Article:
Running through the archives tonight, I encountered a reference to a red velvet book. It made me laugh because I just obtained the first edition hardback of Jung’s “The Red Book” and the memory and thought of the one from the archives swims to surface like synchronicity, or perhaps kamma. I never really know anymore. Perhaps it is both.
I once knew someone who collected books. Empty books. Journals, really. As memory serves, it was for some project that kept them occupied when nothing else would or could. I believe they, too, often found themselves looking at a red book. Perhaps they too, had a red velvet one. I no longer remember. I do remember my surprise to hear them speak of things (themes, symbols, and such) that have so often shown up in my thoughts, dreams, and the odd, intermittent spaces that linger between those two.
Actually, what I remember most is how annoyed and angry they used to get when I would tell them I had very similar thoughts or experiences. In retrospect, I think they must have believed I was lying. That is somewhat amusing to me, since the core of the Jungian effort posits and deals with the concepts of the collective subconsious and shared archetypes, symbols, and such. I finally concluded it was simply that they needed to feel as if they had something unique, special, and “theirs”. A human penchant, to be sure. It stopped rankling some time ago and, here, now, is mostly a tangent of associative memories.
I mention all of this because the collision of memory and this moment sent me curiously looking to see if an older item was still in my possession. It was… is… and I sat and stared at the recording for a time, trying to decide if I really wanted to listen to it. Happy memory or psychological cutting? These kinds of things are important when you’re recovering from a serious lapse in judgment. After a bit of consideration, I decided it was as good a test as any to see if or where the sore spots still existed.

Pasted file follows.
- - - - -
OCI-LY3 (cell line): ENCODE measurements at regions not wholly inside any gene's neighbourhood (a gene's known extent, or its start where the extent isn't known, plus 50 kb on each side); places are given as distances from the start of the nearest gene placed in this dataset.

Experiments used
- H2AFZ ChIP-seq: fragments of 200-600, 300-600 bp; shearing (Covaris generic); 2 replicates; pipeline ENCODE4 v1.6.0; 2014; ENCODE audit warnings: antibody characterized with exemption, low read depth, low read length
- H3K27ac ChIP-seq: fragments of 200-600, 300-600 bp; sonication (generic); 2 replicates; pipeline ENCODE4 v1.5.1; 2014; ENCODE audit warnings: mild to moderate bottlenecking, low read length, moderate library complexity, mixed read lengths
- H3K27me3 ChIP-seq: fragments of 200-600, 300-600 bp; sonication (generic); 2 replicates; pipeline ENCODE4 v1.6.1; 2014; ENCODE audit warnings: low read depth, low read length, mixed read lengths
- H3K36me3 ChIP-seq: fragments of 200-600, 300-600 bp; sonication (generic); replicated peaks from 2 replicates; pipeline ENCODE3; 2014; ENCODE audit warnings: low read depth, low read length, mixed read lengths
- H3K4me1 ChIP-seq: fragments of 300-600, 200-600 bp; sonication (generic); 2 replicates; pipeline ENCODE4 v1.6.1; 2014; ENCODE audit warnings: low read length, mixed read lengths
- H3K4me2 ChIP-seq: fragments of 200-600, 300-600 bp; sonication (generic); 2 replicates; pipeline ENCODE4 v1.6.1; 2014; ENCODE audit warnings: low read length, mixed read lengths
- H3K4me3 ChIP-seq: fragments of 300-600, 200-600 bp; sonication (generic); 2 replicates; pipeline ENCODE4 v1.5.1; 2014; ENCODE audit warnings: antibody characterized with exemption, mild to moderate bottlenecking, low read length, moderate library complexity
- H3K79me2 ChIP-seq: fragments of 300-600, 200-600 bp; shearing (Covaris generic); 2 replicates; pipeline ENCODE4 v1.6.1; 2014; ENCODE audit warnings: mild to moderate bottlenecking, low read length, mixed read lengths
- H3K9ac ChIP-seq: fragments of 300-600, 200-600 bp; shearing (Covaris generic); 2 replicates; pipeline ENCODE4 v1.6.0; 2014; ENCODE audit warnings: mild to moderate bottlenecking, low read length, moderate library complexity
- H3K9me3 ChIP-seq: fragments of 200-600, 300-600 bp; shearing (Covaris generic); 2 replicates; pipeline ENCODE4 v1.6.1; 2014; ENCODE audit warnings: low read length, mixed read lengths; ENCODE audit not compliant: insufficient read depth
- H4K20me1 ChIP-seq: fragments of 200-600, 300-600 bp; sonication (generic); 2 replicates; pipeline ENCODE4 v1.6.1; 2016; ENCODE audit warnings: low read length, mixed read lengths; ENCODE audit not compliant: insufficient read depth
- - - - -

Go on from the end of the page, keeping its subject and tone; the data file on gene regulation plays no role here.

(I do realize this is woefully lacking in specifics that might render it more enjoyable reading. Apologies, this is essentially me documenting a moment’s progress. Feel free to skip it if you like.)
I listened as the halting, stumbling voice described a technique and then sought to demonstrate it. I remember when I wouldn’t have noticed the skittering manner. For that matter, I remember when I used to listen to this piece simply to feel as if it belonged to someone I knew and not some odd stranger who saw ghosts and demons and ill intent lurking around every inch of me.
I listened to it earlier tonight and was pleased to find I thought none of that. In fact, I laughed at myself that I still had it at all. Then, I thought about deleting it. I’ve deleted quite a lot lately and I have to admit to a certain sense of weightlessness and liberation for it. Burying old bones, if you know what I mean. Relics are only helpful when they hold positive meaning. Those that do not are no more than skeletons and really should be set into the dust to fade and dissolve.